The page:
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Exiles

(Exils, Tony Gatlif, France, 2004)


 


The films of Tony Gatlif tend to divide audiences. Some find his freewheeling, quasi-musical accounts of the lives of marginal peoples (gypsies, the poor, rebellious youth) liberating, innovative and inspiring. Others dismiss him as a stubbornly amateur, wilfully naive filmmaker, unable to ever successfully weave the sights and sounds that entrance him into a satisfying narrative framework.

Every Gatlif movie also tends to be more of the same – which delights his fans and further maddens his foes. Romain Duris, the director's favourite alter ago, is back on board as Zano, a music-buff who decides within the first thirty seconds of the film that he wants to flee the Parisian metropolis and (via a trip through Spain) discover his Algerian origins.

He is joined in this quest by his lover, Naïma (Lubna Azabal – even her name is erotic), an earthy character who, initially at least, takes more interest in sex than in the intricacies of political history. But in the Gatlif universe, such indifference can only be sign of some terrible alienation – thus putting Naïma en route to the inevitable collision with a Sufi trance ritual that will crack her defences wide open.

This elongated trance scene will either strike you as the finest spectacle Gatlif has ever put on screen, or the silliest. In the context of Exiles, it stands for the moment where everything comes together: the outward, collective journey into a country's past as well as the inward, personal journey to the soul's depths.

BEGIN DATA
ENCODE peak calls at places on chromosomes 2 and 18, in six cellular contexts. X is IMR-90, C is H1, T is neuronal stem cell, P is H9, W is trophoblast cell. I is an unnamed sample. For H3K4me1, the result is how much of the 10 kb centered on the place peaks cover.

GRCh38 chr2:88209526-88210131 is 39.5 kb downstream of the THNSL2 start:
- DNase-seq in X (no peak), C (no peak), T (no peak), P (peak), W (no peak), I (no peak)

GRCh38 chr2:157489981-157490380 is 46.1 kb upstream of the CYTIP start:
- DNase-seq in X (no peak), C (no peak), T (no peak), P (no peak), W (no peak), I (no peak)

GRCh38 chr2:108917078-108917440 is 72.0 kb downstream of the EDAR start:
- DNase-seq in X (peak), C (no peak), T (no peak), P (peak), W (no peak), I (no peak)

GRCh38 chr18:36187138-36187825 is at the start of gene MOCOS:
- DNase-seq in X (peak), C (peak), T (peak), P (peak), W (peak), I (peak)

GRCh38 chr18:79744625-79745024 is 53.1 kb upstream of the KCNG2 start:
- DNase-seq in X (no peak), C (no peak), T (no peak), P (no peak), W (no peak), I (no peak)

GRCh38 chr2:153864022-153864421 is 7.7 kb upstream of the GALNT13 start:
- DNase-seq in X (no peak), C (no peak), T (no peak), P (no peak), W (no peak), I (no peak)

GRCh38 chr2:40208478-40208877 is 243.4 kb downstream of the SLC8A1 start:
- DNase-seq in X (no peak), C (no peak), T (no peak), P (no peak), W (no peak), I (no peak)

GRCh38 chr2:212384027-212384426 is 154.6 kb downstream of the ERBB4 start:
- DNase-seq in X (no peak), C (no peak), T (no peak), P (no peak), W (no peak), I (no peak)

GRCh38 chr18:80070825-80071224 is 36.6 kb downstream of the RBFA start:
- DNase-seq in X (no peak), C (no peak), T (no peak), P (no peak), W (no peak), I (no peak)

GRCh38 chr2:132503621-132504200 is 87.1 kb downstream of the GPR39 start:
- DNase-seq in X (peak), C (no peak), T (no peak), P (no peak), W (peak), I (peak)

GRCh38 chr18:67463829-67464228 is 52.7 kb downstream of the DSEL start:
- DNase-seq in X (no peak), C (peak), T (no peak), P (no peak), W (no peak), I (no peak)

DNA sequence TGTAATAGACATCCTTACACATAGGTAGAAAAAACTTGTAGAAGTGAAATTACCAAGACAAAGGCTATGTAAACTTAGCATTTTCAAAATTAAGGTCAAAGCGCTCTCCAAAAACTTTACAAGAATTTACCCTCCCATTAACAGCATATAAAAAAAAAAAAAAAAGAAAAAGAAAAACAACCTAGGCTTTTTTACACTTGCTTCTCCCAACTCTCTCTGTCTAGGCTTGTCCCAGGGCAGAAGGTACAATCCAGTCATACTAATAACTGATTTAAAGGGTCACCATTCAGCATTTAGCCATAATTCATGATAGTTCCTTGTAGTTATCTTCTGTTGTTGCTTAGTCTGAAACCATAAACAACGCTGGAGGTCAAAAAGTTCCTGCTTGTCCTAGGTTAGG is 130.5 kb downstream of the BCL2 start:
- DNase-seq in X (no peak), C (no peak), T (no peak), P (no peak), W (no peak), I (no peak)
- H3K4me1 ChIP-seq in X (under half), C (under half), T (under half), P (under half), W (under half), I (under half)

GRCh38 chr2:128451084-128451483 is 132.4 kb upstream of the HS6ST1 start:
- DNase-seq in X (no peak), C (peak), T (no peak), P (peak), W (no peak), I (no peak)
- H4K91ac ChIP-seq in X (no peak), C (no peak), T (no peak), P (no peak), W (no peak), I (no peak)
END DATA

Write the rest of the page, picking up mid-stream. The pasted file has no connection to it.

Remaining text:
Exiles joins a contemporaneous cycle of films from 2004 – The Motorcycle Diaries, the Hindi epic Swades and even the low-budget Australian effort Bondi Tsunami – in offering a colourful chronicle of travel and discovery. But it is also, for Gatlif, a project that challenges him to expand the repertoire of his style. There is the usual complement of lively folk singing and dancing, but also a strong dose of modern techno (co-composed and produced by the director himself). For Gatlif, no form of music can stay locked up its pristine past, and no national culture can halt its vital hybridisation with other, neighbouring traditions.

In response to this type of new, mixed-up sound, Gatlif makes the scenes and shots more fragmented and elliptical than in his previous works. In turn, the narrative line goes more askew than usual. But what the piece loses in overall rhythm or coherence it gains in intensity. More than ever, Gatlif feels free to transform everyday noises (like when Zano, in despair, kicks over empty, discarded bottles in the street) into an intoxicating musique concrète.

I am one of those viewers who laps up each new Gatlif movie, dreaming of a day when his entire oeuvre will be played back to back, non-stop. The imperfections of each, individual film would surely count for little in the context of such a marathon of music, physical sensuality and impassioned politics.

MORE Gatlif: Children of the Stork, Vengo, Swing

© Adrian Martin December 2004


Film Critic: Adrian Martin
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